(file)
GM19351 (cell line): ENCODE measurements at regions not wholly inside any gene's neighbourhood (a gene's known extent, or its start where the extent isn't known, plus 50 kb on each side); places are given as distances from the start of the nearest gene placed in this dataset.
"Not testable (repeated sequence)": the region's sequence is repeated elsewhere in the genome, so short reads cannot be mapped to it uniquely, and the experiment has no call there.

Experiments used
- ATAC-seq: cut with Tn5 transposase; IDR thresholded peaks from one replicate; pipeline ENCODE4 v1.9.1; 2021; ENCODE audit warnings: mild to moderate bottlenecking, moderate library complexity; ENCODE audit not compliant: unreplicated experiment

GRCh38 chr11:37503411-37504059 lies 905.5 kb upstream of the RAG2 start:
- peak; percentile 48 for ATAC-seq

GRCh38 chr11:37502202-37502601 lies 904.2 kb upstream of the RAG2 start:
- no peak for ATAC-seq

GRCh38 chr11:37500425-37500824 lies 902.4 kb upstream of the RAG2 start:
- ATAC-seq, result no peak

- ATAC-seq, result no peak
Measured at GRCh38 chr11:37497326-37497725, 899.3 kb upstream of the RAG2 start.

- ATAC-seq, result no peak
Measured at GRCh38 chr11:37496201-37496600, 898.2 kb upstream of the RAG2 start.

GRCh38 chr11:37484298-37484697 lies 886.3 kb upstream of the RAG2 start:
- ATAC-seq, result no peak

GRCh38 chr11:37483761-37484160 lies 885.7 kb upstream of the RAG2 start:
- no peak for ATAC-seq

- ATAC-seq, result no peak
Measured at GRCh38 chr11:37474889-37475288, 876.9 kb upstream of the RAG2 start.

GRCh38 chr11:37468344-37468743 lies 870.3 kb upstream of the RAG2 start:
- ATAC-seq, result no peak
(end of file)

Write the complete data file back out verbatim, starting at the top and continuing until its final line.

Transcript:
GM19351 (cell line): ENCODE measurements at regions not wholly inside any gene's neighbourhood (a gene's known extent, or its start where the extent isn't known, plus 50 kb on each side); places are given as distances from the start of the nearest gene placed in this dataset.
"Not testable (repeated sequence)": the region's sequence is repeated elsewhere in the genome, so short reads cannot be mapped to it uniquely, and the experiment has no call there.

Experiments used
- ATAC-seq: cut with Tn5 transposase; IDR thresholded peaks from one replicate; pipeline ENCODE4 v1.9.1; 2021; ENCODE audit warnings: mild to moderate bottlenecking, moderate library complexity; ENCODE audit not compliant: unreplicated experiment

GRCh38 chr11:37503411-37504059 lies 905.5 kb upstream of the RAG2 start:
- peak; percentile 48 for ATAC-seq

GRCh38 chr11:37502202-37502601 lies 904.2 kb upstream of the RAG2 start:
- no peak for ATAC-seq

GRCh38 chr11:37500425-37500824 lies 902.4 kb upstream of the RAG2 start:
- ATAC-seq, result no peak

- ATAC-seq, result no peak
Measured at GRCh38 chr11:37497326-37497725, 899.3 kb upstream of the RAG2 start.

- ATAC-seq, result no peak
Measured at GRCh38 chr11:37496201-37496600, 898.2 kb upstream of the RAG2 start.

GRCh38 chr11:37484298-37484697 lies 886.3 kb upstream of the RAG2 start:
- ATAC-seq, result no peak

GRCh38 chr11:37483761-37484160 lies 885.7 kb upstream of the RAG2 start:
- no peak for ATAC-seq

- ATAC-seq, result no peak
Measured at GRCh38 chr11:37474889-37475288, 876.9 kb upstream of the RAG2 start.

GRCh38 chr11:37468344-37468743 lies 870.3 kb upstream of the RAG2 start:
- ATAC-seq, result no peak